Besides giving accountants the opportunity to provide real-time advice to their clients, the other advantage of cloud technology is security. Reputable cloud providers offer highly encrypted, password-protected security, which greatly reduces the risk of client data being compromised. As information is backed up on multiple servers, the risk of losing information due to individual computers, or the entire in-house network crashing, is virtually eliminated.
What’s to come?
As the digital revolution continues to gather pace, what trends can we expect to see in the near future? At the forefront of change are mobile and wearable technology, artificial intelligence and blockchain technology.
You can already access CRM systems and the cloud through apps on your smartphone. Connecting with your clients is set to become even easier, however, thanks to wearable tech such as smartwatches. Receipt Bank recently launched its Practice Platform app for the Apple Watch, which enables accountants to track which clients are slow at submitting invoices and receipts, and whether they lack the appropriate supporting documentation for transactions.
Furthermore, accountancy practices will soon be able to take advantage of developments in artificial intelligence (AI). This is where computer systems perform tasks that humans would normally do, mainly by recognising patterns and relationships in data. So instead of an accountant spending time matching an entry on a bank statement to the correct account, the software selects the correct general ledger account automatically.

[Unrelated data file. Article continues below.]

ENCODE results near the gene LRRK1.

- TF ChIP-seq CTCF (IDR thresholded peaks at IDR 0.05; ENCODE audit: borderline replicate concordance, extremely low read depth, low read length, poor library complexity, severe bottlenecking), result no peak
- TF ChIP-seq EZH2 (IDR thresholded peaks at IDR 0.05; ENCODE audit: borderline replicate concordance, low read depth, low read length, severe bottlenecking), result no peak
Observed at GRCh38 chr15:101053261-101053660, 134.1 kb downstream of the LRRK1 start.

AI also has major implications for auditing since it will be able to predict audit risks and disclosures, build the audit file and estimate the fee that an accountancy practice should charge for doing the audit.
Blockchain technology, which is currently being explored by the financial services industry, could also disrupt the auditing process. Effectively an automated digital ledger, blockchain is a trusted way of storing transactional data because the validity of the transactions must be confirmed by a majority of users with access to the database. It is also secure since every user of the database holds a copy of it on their computer and the data is replicated and synchronised in real time. So audits may take place in real time in the future, with auditors themselves spending less time checking the veracity of data and more time analysing it.
Despite all the scaremongering about robots being about to take our jobs, accountants have nothing to fear from technology. In fact, we should embrace it because it will help us to run our practices more efficiently, give more advice and support to our clients, and become even better at what we do. Technology is our partner but, like any partnership, we need to invest in it if we want to see the best results.
David Truscott and John Waller are partners at PK Group, serving high-net-worth individuals and owner-managed businesses
"The higher the quality of the information you record, the more personalised the service you can provide"